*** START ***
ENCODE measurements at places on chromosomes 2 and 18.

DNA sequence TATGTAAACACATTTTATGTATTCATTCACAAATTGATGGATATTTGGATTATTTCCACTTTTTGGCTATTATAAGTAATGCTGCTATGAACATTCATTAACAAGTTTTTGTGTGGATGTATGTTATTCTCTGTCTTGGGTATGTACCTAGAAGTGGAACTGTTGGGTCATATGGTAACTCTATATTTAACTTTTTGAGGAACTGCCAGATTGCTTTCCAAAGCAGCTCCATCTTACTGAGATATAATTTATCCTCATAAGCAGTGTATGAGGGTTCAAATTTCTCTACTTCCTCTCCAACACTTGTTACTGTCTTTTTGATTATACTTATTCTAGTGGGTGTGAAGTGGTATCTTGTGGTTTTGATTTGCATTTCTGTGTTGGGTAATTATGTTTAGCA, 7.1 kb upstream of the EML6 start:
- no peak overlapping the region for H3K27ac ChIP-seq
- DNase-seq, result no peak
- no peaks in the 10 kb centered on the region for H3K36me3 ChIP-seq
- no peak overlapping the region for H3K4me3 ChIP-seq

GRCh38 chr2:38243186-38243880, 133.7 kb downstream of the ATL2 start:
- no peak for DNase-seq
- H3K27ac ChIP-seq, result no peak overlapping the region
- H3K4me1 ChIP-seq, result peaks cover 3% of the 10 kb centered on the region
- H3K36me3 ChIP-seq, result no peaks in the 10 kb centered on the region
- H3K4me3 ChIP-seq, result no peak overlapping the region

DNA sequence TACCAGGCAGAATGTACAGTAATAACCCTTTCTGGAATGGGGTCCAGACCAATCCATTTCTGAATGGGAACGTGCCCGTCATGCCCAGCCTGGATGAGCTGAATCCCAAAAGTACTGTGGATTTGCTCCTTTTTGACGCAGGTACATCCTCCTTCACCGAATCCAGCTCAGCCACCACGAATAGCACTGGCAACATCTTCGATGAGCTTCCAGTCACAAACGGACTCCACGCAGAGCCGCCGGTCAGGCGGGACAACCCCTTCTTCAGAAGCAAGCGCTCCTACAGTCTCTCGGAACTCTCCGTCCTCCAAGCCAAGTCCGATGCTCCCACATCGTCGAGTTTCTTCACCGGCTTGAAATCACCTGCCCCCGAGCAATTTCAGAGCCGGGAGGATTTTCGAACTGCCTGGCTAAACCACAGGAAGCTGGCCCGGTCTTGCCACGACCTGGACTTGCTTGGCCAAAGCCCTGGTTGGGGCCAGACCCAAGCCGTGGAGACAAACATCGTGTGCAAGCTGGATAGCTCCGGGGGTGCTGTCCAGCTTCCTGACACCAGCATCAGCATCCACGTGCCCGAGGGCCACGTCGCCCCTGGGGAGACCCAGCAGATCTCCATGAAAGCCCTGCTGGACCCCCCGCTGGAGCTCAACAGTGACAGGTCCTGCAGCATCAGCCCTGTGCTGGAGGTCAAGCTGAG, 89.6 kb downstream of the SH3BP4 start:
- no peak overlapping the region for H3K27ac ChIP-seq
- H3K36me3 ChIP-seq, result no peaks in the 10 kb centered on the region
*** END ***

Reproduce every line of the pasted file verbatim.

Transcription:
ENCODE measurements at places on chromosomes 2 and 18.

DNA sequence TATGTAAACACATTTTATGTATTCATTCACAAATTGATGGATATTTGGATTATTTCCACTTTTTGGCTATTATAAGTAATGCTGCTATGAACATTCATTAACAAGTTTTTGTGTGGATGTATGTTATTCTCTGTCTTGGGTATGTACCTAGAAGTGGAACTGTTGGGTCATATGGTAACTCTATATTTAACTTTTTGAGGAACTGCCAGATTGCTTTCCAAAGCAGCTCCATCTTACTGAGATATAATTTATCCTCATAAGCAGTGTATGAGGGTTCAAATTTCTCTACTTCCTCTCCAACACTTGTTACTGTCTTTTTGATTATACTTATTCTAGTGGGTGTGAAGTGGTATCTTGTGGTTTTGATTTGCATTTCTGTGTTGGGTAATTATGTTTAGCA, 7.1 kb upstream of the EML6 start:
- no peak overlapping the region for H3K27ac ChIP-seq
- DNase-seq, result no peak
- no peaks in the 10 kb centered on the region for H3K36me3 ChIP-seq
- no peak overlapping the region for H3K4me3 ChIP-seq

GRCh38 chr2:38243186-38243880, 133.7 kb downstream of the ATL2 start:
- no peak for DNase-seq
- H3K27ac ChIP-seq, result no peak overlapping the region
- H3K4me1 ChIP-seq, result peaks cover 3% of the 10 kb centered on the region
- H3K36me3 ChIP-seq, result no peaks in the 10 kb centered on the region
- H3K4me3 ChIP-seq, result no peak overlapping the region

DNA sequence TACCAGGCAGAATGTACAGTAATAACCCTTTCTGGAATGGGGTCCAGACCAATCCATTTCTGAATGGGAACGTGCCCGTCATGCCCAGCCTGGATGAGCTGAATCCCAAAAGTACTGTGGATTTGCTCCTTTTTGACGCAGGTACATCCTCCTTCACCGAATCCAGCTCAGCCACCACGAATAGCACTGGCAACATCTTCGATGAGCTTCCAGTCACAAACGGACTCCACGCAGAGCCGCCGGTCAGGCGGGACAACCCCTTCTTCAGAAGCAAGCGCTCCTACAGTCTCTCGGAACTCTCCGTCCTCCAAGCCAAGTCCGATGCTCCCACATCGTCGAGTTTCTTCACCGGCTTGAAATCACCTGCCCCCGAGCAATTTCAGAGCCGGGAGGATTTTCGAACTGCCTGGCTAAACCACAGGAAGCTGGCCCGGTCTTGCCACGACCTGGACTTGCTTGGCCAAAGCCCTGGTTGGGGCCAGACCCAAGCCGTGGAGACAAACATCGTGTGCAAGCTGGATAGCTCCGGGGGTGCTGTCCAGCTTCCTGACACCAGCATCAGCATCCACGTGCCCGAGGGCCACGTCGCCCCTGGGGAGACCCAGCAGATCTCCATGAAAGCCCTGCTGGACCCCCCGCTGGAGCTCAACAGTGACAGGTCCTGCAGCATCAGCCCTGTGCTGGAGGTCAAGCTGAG, 89.6 kb downstream of the SH3BP4 start:
- no peak overlapping the region for H3K27ac ChIP-seq
- H3K36me3 ChIP-seq, result no peaks in the 10 kb centered on the region